Tuesday, July 19, 2005

The Asymetry of the GWoT - Is It Really New to Us?

Over on one of my favorite blog hangouts, Right Thinking Girl, there was a post rhetorically questioning the response to a nuke going off in the US as part of the WoT. Nothing is rhetorical on RTG, and some threads rage for days. If you're in the mood for a good debate, head over to see what's cooking there. I pondered the point for a moment and then posted my first response. a few of the regulars chimed in on the "gimme some of that old Hiroshima GLOW" side of the argument. I don't think a nuke at the shrine would do the right thing. Anyhow, this became the first stage of putting words to something I have been pondering for a few years.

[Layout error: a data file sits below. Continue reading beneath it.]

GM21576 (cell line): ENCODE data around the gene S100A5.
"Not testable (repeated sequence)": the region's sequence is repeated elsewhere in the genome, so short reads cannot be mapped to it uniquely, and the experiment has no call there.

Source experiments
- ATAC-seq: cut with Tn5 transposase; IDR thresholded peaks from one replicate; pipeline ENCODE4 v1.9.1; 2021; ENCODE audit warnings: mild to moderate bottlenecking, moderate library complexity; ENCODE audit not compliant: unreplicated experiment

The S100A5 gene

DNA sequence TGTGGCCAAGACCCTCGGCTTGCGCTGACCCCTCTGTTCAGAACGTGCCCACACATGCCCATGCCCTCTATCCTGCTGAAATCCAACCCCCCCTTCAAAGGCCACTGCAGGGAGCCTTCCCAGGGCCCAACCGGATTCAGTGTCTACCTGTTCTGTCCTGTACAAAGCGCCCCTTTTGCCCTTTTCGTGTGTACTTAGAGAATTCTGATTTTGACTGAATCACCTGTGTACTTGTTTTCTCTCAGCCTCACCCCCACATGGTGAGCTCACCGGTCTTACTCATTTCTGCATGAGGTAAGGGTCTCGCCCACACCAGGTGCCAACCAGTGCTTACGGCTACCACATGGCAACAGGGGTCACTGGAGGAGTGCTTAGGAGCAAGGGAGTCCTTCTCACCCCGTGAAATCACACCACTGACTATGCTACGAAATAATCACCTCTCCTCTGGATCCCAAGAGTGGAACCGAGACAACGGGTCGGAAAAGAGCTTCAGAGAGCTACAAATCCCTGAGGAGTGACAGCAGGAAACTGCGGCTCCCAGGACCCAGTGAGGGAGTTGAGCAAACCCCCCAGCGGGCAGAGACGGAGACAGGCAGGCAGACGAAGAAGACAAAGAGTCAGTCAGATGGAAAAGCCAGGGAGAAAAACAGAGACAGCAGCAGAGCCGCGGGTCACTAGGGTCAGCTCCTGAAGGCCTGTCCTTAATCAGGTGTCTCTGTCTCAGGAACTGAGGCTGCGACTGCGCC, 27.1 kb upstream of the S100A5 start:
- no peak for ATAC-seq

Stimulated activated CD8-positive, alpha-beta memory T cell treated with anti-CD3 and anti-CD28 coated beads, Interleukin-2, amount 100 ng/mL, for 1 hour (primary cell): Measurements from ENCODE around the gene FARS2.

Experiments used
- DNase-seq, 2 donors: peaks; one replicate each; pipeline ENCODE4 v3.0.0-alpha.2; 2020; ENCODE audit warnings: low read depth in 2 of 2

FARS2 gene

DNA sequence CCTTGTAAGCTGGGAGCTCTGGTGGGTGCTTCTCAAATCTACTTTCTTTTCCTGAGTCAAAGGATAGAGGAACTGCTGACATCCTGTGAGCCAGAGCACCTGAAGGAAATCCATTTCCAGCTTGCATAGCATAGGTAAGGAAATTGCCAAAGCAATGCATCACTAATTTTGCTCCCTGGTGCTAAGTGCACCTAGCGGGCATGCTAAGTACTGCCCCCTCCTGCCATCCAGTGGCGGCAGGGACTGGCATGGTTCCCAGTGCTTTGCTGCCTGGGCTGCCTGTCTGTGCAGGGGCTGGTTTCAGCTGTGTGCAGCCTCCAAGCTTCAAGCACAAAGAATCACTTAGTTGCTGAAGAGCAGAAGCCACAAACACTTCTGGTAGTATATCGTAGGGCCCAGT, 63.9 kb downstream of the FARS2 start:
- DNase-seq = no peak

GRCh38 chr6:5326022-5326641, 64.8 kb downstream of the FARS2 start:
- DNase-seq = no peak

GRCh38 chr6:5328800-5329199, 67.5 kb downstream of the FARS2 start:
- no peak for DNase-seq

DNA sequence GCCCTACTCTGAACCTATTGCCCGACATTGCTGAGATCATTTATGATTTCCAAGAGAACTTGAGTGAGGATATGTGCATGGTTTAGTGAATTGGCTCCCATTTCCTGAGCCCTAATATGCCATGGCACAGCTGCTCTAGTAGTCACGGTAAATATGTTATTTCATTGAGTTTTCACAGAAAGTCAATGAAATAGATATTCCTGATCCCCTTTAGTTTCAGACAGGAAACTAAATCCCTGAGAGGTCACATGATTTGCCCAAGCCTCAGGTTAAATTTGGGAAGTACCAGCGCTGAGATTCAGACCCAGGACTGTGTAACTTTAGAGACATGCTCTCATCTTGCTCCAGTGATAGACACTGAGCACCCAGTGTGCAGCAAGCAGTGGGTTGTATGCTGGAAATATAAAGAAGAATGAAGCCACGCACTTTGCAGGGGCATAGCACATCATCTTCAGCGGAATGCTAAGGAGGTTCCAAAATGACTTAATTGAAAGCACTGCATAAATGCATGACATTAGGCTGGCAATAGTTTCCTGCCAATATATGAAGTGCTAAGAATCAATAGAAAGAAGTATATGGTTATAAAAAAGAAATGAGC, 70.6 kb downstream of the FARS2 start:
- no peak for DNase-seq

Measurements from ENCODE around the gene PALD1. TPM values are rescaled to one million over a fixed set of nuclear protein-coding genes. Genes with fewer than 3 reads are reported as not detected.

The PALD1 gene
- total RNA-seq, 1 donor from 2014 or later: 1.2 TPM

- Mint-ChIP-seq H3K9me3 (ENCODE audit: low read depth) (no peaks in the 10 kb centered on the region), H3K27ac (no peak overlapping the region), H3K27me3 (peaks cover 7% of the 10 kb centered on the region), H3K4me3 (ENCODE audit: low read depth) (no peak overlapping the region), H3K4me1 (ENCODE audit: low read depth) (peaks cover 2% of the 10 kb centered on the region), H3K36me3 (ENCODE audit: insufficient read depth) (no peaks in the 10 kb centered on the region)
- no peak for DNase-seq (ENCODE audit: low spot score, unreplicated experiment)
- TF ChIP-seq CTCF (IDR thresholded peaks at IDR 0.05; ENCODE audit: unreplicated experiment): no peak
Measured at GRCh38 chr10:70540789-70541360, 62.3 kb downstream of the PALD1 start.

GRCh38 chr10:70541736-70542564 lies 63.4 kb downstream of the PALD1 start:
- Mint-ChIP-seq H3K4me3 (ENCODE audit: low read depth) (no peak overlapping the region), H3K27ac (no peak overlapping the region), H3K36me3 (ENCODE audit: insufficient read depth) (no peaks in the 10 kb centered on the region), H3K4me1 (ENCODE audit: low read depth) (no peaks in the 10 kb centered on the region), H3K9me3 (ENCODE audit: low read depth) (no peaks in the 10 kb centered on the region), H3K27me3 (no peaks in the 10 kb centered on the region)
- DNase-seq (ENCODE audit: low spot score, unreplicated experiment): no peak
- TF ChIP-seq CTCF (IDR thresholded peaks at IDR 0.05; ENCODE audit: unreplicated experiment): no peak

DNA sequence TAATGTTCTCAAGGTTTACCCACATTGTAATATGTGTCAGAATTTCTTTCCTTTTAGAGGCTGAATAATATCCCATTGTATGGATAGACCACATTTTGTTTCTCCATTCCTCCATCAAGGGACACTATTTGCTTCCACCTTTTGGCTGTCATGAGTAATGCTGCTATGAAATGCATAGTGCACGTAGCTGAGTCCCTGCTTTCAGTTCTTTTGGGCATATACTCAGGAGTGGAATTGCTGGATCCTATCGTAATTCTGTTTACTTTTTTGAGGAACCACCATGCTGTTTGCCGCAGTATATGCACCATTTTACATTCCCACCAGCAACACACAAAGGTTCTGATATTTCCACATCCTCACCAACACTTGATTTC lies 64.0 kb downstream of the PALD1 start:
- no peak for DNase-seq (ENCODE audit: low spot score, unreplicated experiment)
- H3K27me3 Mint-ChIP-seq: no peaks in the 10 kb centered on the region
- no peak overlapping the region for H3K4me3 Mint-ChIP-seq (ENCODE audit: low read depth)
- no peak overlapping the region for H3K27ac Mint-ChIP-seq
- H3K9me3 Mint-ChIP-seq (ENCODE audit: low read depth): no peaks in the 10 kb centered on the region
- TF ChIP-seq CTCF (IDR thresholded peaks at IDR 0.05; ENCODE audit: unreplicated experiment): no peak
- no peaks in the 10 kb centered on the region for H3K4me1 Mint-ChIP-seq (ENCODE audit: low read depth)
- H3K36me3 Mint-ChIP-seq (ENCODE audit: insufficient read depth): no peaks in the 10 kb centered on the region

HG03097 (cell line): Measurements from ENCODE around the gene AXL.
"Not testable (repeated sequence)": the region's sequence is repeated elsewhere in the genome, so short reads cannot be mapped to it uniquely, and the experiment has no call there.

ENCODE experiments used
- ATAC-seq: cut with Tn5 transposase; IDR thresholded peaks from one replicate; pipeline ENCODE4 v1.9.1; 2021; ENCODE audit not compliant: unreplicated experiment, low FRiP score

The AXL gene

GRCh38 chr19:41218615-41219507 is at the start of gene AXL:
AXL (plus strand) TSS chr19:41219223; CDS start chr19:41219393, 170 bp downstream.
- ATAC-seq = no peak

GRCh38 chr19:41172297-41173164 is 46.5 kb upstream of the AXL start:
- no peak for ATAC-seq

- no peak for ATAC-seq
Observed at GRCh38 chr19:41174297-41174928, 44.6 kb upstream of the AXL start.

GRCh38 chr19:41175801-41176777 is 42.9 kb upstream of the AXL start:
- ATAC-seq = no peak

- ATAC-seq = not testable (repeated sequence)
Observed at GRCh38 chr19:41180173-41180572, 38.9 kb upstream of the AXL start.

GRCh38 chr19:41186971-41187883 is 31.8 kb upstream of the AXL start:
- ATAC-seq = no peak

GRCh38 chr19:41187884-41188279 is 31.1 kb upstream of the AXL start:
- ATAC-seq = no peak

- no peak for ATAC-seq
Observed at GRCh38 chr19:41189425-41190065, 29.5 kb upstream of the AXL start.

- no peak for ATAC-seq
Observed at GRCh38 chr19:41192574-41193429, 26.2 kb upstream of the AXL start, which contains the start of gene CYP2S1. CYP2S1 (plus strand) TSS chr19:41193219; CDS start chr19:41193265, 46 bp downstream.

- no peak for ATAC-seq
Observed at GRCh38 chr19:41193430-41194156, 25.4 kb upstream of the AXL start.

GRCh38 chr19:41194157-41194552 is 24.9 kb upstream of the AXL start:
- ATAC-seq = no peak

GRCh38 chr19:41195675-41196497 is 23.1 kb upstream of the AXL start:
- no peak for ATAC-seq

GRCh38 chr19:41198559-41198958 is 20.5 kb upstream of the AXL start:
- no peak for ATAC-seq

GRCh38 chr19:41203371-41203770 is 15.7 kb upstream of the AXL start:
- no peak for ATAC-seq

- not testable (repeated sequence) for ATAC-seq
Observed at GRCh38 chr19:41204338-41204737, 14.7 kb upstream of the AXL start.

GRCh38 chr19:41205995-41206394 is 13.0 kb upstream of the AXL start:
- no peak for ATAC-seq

"We are in a world of unknowns. The seemingly tired phrase from Vietnam about "no front lines" was a simplistic anaology back then, but, as recently London has been a victim of it's own "upstanding citizens," we are in uncharted waters. This war, while "insurgencies" may have existed before, they didn't have the access to thermo-nuclear devices from the now defunct Soviet Bloc, which even in their "low yield" capacity can do damage for centuries, let alone anthrax and other "bugs and gas" type stuff, which is nasty, but containable in time and space much easier (from a clinical view, from the victims view, it's horrific). When the Evil Empire was a fixed set of geographic points, this enemy, fighting a battle over the territory of the mind (you must accept their ideology), is unlike any war that has been. Nuking Mecca sure sounds like an immediate gratification, but FTM29 may have a more practical solution... Bottom line: I think we are, as a human race, so uncompletely prepeared for this type of conflict, even our great thinkers, such as Eliot Cohen (who was the Dean at War College when I attended) is at a loss for how to proceed. Not only is he a brilliant thinker, he has just seen his son, an Army Captain, ship out for the Middle East. He is invested in this war at many levels. Here are his most recent thoughts on the entire matter. Profound to the core of his thoughts and worth your time. I'm stumped, but then I'm not even a chem light of intensity compared to the smarts of Professor Cohen. This war is being waged and fought in many dimensions of the human experience, and I fear we have not entered all the battlefields. "Winning the hearts and minds" is another Vietnam concept that needs a lot more investigation, but I believe we must go there. I just got my copy of "Our Own Worst Enemy" by William Lederer yesterday ($0.99 plus shipping!) I'm thinking there's some bits of wisdom in there I need to re-read. H&Ms is not a lame effort, it's a viable strategy, which the Marines began looking into in the Central American campaigns at the opening of the 1900s. They wrote the Small Wars Manual, which discusses how to interact with the local populace in order to show them you're there to help. On the other hand, we were kinda in Central America for the big fruit guys....:( "